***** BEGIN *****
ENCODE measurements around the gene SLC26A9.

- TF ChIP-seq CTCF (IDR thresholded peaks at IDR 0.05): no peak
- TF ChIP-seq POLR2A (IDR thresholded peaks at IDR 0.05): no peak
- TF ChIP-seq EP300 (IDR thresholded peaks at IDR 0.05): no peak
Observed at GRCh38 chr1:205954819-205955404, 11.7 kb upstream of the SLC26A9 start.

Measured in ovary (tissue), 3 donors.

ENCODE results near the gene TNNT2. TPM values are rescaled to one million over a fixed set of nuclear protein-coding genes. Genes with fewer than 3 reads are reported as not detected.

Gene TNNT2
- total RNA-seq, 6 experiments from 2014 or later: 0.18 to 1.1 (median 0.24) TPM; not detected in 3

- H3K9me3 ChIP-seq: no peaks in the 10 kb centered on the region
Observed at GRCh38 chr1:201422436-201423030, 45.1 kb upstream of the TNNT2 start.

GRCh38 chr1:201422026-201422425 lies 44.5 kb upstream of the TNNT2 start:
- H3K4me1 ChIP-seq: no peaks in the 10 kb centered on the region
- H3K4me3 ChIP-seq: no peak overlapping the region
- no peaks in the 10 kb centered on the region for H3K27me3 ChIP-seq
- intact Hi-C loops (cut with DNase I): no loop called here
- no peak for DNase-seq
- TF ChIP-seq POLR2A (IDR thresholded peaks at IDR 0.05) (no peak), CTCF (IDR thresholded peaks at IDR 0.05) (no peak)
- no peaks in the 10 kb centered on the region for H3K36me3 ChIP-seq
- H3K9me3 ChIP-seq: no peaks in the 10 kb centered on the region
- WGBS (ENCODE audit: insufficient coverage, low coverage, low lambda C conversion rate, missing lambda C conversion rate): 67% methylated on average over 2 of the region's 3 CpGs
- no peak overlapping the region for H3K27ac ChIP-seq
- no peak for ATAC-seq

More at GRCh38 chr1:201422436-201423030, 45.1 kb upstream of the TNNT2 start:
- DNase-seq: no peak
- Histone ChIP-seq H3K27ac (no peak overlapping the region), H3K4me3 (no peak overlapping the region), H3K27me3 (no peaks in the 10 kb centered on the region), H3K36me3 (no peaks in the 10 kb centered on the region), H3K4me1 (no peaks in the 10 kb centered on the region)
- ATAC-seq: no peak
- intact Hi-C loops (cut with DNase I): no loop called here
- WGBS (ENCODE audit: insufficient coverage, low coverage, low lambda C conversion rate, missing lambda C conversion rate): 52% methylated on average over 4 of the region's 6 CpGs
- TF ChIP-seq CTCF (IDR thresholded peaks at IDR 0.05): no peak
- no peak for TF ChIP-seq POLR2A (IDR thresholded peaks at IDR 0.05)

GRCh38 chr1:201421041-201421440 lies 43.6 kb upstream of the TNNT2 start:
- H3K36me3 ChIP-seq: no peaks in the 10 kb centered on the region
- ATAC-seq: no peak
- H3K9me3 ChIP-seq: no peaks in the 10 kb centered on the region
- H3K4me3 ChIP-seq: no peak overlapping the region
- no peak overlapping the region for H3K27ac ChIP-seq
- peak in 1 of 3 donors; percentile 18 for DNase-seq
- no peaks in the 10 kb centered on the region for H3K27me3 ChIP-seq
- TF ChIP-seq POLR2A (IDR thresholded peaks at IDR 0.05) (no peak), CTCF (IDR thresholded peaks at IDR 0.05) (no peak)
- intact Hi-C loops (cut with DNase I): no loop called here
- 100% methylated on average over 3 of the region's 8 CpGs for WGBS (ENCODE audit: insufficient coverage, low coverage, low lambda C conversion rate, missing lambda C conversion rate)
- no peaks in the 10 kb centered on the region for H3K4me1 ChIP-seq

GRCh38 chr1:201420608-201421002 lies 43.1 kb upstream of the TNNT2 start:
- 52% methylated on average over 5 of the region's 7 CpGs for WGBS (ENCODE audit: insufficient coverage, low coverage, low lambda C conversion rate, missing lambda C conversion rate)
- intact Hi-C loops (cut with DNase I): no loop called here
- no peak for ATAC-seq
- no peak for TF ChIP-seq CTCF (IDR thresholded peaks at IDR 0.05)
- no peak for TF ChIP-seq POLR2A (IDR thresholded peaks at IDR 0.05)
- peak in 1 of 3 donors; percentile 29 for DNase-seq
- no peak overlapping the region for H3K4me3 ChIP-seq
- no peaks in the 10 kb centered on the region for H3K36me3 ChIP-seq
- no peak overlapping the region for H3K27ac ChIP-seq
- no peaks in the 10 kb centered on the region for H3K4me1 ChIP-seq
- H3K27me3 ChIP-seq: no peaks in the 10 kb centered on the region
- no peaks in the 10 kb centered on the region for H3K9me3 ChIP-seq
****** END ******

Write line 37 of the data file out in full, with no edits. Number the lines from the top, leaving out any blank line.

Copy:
- no peak overlapping the region for H3K27ac ChIP-seq